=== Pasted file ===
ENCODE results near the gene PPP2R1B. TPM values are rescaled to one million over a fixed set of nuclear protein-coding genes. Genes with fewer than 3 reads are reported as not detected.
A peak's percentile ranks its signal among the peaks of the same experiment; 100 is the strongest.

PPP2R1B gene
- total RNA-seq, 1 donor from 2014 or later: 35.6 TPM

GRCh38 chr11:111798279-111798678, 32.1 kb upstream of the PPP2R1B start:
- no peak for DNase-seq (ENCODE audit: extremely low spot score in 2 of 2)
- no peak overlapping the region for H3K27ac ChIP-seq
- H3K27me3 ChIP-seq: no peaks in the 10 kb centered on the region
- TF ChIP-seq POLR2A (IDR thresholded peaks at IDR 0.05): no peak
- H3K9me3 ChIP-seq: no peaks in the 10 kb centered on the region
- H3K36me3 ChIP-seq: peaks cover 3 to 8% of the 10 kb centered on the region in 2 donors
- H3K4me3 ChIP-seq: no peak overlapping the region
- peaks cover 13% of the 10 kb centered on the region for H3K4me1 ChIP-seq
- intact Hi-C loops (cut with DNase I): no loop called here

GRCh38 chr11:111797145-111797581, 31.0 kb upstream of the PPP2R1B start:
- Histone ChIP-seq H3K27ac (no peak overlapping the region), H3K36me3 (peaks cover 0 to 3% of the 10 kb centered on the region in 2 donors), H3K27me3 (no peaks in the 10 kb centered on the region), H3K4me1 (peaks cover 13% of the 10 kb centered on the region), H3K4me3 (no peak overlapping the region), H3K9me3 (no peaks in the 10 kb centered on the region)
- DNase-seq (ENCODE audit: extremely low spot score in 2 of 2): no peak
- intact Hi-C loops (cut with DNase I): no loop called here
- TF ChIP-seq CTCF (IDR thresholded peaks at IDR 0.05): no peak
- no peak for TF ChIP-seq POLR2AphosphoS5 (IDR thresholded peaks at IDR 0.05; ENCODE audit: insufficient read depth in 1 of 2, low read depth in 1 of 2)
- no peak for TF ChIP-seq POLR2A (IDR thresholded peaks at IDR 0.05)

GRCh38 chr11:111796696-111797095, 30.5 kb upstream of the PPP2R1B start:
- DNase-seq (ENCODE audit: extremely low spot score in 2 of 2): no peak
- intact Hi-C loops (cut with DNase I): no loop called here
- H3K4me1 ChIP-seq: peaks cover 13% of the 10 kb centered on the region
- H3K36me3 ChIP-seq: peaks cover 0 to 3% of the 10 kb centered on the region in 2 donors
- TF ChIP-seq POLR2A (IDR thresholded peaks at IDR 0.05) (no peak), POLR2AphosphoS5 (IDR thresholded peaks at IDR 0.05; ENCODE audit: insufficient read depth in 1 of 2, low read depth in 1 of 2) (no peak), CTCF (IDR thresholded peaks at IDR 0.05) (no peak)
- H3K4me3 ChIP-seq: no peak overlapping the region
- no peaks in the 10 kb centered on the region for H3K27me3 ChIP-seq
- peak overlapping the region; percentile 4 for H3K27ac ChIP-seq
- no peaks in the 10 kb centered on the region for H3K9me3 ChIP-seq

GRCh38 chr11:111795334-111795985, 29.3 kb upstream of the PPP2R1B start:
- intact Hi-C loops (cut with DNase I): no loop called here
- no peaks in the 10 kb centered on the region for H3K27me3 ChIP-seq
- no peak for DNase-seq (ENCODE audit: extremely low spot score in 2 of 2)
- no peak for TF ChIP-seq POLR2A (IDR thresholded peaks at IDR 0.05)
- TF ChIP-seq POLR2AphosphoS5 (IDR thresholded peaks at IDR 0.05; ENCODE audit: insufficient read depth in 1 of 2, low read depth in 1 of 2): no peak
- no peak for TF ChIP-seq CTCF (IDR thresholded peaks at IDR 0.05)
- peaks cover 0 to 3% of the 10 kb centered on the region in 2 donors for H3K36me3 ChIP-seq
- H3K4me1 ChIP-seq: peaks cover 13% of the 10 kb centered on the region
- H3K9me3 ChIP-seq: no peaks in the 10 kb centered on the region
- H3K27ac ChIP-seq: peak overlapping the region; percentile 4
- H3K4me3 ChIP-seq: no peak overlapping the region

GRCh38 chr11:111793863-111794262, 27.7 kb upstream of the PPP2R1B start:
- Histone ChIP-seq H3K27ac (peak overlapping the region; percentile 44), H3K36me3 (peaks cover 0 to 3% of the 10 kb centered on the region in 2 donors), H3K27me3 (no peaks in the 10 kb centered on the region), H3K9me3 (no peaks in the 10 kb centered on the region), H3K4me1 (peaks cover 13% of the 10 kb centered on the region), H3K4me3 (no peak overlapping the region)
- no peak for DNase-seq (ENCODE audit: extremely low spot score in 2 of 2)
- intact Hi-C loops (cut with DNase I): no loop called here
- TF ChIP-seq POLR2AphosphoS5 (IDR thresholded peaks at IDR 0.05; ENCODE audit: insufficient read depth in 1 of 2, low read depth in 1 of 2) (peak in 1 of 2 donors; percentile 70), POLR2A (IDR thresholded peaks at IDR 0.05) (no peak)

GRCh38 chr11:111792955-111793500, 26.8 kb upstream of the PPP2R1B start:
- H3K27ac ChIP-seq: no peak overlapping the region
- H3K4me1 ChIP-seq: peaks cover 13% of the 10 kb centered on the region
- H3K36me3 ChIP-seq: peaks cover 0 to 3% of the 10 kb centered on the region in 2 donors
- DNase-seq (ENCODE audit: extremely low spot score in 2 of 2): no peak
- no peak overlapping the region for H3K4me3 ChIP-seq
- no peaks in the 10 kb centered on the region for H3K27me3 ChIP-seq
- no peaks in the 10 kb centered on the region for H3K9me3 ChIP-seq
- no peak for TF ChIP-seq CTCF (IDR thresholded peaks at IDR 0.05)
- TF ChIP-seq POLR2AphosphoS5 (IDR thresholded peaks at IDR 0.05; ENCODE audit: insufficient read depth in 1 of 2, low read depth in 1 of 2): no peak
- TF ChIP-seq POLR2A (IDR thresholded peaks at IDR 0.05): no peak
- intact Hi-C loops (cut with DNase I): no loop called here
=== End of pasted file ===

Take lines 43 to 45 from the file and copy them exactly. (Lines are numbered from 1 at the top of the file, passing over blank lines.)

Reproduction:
- H3K4me3 ChIP-seq: no peak overlapping the region

GRCh38 chr11:111793863-111794262, 27.7 kb upstream of the PPP2R1B start:
- Histone ChIP-seq H3K27ac (peak overlapping the region; percentile 44), H3K36me3 (peaks cover 0 to 3% of the 10 kb centered on the region in 2 donors), H3K27me3 (no peaks in the 10 kb centered on the region), H3K9me3 (no peaks in the 10 kb centered on the region), H3K4me1 (peaks cover 13% of the 10 kb centered on the region), H3K4me3 (no peak overlapping the region)